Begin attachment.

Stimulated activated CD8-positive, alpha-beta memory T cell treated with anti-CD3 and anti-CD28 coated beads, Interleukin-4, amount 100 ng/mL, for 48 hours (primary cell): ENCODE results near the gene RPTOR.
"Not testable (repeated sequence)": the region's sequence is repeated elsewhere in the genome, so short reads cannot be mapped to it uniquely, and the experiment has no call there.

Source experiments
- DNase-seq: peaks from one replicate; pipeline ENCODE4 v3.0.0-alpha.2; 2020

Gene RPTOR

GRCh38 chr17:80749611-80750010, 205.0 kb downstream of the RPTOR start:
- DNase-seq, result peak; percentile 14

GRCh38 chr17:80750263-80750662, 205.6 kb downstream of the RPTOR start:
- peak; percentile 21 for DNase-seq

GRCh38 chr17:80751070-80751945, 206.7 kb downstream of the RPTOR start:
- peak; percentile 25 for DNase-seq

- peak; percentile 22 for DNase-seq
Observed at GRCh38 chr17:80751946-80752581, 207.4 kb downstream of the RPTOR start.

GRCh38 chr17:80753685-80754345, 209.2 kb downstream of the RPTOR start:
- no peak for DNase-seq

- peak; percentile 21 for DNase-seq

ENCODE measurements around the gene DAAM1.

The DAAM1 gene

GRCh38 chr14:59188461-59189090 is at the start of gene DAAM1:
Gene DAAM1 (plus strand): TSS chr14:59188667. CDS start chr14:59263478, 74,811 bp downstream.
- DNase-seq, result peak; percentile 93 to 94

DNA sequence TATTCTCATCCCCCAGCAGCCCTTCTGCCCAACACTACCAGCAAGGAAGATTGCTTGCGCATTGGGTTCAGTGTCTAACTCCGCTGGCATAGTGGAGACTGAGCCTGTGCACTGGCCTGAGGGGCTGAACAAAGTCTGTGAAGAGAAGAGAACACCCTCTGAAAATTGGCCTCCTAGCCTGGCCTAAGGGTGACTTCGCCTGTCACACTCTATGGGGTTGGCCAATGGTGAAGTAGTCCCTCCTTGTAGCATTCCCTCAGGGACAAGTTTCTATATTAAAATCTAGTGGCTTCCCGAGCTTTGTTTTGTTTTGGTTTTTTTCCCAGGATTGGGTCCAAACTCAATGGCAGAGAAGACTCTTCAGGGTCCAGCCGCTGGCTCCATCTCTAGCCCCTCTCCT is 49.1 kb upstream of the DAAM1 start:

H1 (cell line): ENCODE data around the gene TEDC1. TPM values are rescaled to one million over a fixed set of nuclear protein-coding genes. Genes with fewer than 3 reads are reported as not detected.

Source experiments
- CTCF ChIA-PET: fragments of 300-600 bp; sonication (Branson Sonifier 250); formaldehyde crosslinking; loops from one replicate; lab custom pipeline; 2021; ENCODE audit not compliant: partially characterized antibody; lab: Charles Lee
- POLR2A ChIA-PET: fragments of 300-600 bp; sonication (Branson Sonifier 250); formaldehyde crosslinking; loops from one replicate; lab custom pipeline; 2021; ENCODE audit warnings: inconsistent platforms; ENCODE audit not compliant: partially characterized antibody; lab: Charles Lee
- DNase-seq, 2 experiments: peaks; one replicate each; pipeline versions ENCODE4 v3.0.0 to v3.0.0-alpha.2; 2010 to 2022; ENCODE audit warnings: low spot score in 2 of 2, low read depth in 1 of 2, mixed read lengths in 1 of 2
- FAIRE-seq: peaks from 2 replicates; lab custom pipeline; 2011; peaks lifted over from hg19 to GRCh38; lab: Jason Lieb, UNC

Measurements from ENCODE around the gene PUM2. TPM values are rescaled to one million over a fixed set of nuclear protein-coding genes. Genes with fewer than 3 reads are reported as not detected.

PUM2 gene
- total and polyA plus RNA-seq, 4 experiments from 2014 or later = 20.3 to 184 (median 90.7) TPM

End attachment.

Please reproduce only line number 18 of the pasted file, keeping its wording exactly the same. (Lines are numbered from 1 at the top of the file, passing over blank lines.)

The DAAM1 gene